Last weekend was a big one for the GAA. Special Congress made some very real and important decisions and in my opinion most of them were of a very progressive nature.
The biggest decision from a hurling perspective was the vote that now allows Galway and Antrim to play in the Leinster championship for a three year trial period starting in 2009. Galway team captain David Collins had spoken strongly on the matter at the meeting called to discuss the proposal in Galway and his leadership and strong views were a key factor in getting the Galway hurling board and more importantly the club delegates to support the matter.
A big winner last Saturday from that perspective was GAA president Nicky Brennan who was very pleased that his proposals had been adopted.
After the historic vote he said; “I’m particularly pleased that at long last we have a structure that’s good for Antrim and Galway. I believe it’ll prove to be a very good decision, but I’ll be a hurler on the ditch when the issue comes back on the agenda at 2011 congress”.
From a Galway outlook it makes a lot of sense to try and freshen things up as the current format has just not been doing the business for them. The county has not won the Liam McCarthy since 1988 and anything that they believe will help alleviate that fact should be investigated.
Despite Galway’s excellent record at underage level and in club hurling, the big breakthrough has not happened and perhaps having a few games in the Leinster championship against the likes of Dublin, Wexford, Offaly, and of course the kingpins Kilkenny will help them to fine tune the engine prior to hitting an All-Ireland semi-final.
However, as one Kilkenny wag on staff here in St Jarlath’s College, Tuam pointed out to a few of us last Monday morning: “Does that mean we have to beat Galway twice now in the one year before we collect the McCarthy cup?”.
The other big issues that came up for discussion were yellow cards for highly disruptive fouls - pulling down an opponent, wrestling on the ground and away from the play, deliberately body colliding, bringing an arm or hurley around the neck of an opponent, and remonstrating aggressively with officials - they now will be punishable by dismissing the opponent, but allowing a substitute replace him.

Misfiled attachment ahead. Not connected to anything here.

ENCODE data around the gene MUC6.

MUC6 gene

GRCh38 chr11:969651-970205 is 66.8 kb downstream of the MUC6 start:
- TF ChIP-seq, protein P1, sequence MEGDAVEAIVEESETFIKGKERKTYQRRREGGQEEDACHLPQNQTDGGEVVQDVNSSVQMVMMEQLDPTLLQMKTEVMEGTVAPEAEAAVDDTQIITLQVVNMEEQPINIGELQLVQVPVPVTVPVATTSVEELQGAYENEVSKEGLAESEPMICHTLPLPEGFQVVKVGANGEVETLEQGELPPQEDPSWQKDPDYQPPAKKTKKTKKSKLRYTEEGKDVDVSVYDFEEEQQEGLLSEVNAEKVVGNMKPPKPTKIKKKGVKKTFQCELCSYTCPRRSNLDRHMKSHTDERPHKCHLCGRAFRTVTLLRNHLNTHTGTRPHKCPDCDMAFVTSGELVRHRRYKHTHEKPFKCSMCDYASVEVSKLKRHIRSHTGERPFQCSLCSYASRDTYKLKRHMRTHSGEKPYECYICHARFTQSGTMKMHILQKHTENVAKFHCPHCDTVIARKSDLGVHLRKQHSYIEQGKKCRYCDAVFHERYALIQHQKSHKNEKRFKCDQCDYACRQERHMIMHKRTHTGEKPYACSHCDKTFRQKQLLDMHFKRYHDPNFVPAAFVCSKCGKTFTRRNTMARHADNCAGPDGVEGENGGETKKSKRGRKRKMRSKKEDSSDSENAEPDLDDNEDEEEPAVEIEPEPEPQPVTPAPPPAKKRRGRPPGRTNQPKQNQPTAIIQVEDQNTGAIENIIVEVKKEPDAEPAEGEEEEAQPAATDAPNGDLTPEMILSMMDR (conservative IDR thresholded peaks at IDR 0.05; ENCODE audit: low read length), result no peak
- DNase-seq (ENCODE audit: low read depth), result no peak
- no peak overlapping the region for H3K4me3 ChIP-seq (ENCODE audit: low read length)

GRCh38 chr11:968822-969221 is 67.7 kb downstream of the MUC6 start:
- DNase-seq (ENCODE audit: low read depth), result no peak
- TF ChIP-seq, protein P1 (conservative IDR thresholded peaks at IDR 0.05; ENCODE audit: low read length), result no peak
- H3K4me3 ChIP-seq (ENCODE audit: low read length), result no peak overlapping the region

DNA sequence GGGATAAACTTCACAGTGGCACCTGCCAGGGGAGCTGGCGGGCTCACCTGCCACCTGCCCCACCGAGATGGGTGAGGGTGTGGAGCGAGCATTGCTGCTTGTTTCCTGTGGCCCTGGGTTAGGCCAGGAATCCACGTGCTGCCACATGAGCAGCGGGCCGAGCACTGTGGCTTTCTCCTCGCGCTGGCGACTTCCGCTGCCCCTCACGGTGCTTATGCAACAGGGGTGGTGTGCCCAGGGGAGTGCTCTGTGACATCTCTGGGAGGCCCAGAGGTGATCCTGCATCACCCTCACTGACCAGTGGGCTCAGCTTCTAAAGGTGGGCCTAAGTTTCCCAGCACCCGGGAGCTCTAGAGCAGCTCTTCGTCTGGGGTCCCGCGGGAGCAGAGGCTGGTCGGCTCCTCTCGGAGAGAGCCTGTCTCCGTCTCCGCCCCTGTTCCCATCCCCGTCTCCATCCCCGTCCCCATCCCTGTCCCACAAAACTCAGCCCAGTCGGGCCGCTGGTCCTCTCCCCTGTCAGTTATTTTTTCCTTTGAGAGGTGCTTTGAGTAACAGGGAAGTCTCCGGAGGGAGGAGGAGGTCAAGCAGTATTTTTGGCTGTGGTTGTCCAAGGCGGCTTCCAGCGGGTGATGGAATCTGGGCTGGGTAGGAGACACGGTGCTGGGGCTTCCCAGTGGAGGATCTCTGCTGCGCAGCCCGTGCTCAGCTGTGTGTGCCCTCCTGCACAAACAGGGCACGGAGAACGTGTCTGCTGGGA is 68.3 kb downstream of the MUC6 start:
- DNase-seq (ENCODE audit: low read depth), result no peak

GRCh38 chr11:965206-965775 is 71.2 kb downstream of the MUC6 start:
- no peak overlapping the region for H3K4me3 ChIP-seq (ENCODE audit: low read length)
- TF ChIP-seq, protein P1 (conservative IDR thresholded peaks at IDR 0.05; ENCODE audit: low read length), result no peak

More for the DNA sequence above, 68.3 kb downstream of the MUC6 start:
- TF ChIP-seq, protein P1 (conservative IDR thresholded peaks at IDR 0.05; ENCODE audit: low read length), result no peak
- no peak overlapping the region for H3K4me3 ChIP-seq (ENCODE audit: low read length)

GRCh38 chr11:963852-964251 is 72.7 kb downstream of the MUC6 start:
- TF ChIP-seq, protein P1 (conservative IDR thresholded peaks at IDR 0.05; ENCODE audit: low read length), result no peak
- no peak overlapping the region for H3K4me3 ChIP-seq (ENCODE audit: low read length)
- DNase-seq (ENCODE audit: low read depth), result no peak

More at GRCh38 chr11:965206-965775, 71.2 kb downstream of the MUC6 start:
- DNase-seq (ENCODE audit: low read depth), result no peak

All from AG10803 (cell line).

This will be trialled during next year’s pre-season competitions, including the NFL and NHL.
That is a major change for the better; however as has happened in the past there is a strong probability that when it comes to Congress next April that rule change will not get the required support to become a permanent fixture in the rule book. Do you remember the furore over the doomed sin bin?
This rule change could do a lot to improve the standard of Gaelic football in particular and cut out a lot of the crap that goes on in games currently. I was at the Galway county final last Sunday between Corofin and Cortoon Shamrocks and some of the sledging, body charges, late hits and drag-downs that were passed off as tackles were comical.
Some players on both sides made no real attempt to play the ball and were going around nailing their opponents like two rams in a field. If they knew that such behaviour would lead to a yellow card and the rest of the day on the bench they would make some effort to increase their skill level and play the ball. It should chiefly help skilful players and especially forwards as defenders will have to very careful of how they tackle.
How many of the Tyrone and Kerry team would have gotten yellow cards and walked in this year’s All-Ireland final? Eight or nine at a minimum by my estimation.
Of course the new rules will only work if referees are prepared to issue the card in the first place. That will be the acid test of that major change.
One other major modification regards under-age county teams and it came up as part of the proposals on player burnout. From now on Under-age county teams will be restricted to three training sessions a week and the commencement date for training will be restricted as follows:
U-21 football: Jan 1, u-21 hurling: May 1, minor football: March 1 minor hurling.
I can see them now, down from head-office, out doing checks on counties to see who started training before the appropriate date and preparing for a subsequent appeal at a later date depending on the result of a provincial/All-Ireland final.